Mickey Rourke and Freddie Roach. 

Mickey Rourke and Freddie Roach. 

 Mario Lopez and Freddie Roach.  T-Shirts to be sold on WildCardBoxingStore.com 

Mario Lopez and Freddie Roach.  T-Shirts to be sold on WildCardBoxingStore.com 

New Mural on Sunset Blvd.

Not many people know that I spent sometime living in Echo Park. It’s a beautiful neighborhood full of life and struggle. At any given moment you can walk by a señora hustling by selling tamales and over hear hipsters talking about what coffee shop they want to hang out in. I got a lot of love for Echo Park, so when the opportunity to collaborate with Red Bull for their latagráfica mural project came up, I was excited to do it there. Echo Park has a long history of being a working class community. In the 60s, Cuban Refugees made it there home, along with raza in the 70s and 80s, but in the last few years, gentrification has changed it into a shadow of its former self.

 Photo by Rob Zugala

Photo by Rob Zugala

I wanted to be intentional with the imagery for the mural and where it was going to be placed, that’s why I chose “El Centro del Pueblo”. El Centro provides social services to youth in the community to improve their quality of life, along with families living in Echo Park and the city of Los Angeles. They help meet the needs of the community in whatever shape or form that may take, which is why a lot of their programing is family inclusive.  I was also excited that the building had the words "El Centro" on it since I am from the small city of El Centro, CA.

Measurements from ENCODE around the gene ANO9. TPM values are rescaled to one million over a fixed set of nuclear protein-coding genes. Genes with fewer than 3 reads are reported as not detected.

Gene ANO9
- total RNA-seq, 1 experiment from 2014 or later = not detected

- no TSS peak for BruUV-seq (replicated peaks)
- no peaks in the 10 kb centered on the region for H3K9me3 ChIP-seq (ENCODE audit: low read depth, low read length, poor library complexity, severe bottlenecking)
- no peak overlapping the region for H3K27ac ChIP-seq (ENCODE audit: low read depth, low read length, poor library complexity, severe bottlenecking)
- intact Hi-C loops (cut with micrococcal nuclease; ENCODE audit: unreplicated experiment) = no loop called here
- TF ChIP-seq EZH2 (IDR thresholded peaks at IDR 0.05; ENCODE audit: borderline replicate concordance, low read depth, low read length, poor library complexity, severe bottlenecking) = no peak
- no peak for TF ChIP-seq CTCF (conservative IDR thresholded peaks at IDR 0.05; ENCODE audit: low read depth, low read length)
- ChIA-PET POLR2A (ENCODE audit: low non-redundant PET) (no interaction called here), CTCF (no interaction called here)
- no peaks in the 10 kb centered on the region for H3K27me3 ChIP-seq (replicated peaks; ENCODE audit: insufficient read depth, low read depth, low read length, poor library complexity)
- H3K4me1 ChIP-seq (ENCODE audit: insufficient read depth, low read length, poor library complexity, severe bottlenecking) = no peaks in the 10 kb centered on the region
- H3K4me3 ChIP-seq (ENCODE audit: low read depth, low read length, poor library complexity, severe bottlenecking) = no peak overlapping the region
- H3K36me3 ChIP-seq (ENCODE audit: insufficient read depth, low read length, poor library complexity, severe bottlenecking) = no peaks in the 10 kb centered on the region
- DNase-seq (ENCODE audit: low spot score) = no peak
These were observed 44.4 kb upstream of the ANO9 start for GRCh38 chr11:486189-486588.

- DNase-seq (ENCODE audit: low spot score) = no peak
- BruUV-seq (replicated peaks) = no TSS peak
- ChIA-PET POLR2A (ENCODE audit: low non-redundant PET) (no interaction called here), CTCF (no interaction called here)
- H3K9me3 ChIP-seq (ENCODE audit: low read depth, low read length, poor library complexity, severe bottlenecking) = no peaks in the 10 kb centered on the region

Progress shot by Eduardo Yerena Montejano 

Progress shot by Eduardo Yerena Montejano 

I decided on going with my calavera (sugar skull) in the tradition and spirit of Dia de los Muertos/Day of the Dead. The calavera is a reminder that death is a natural part of our lives and not something that should be mourned, but celebrated. Teacher and elder Ofelia Esparza once described to me last tres muertes (three deaths) we all under go in our lives: the moment we take our last breath, the moment our spirit leaves our bodies and lastly and the worst of all is when we are forgotten. That’s why we celebrate and honor the lives of our ancestors, to not forget them and to continue breathing life into the traditions and history passed down from one generation to the next.

I originally created the image for a canvas and limited edition prints in 2011. I used imagery and symbols that represented figures like Oscar Zeta Acosta, but also as symbols that serve as a reminder that Chicanas/os are indigenous people as well. The sacred heart comes from Catholicism, as a reminder of how the Catholic Church re-appropriated indigenous symbols and icons for their own gains. Having heart also means having strength, while the fire represents the spirit of ganas, knowledge, and resistance.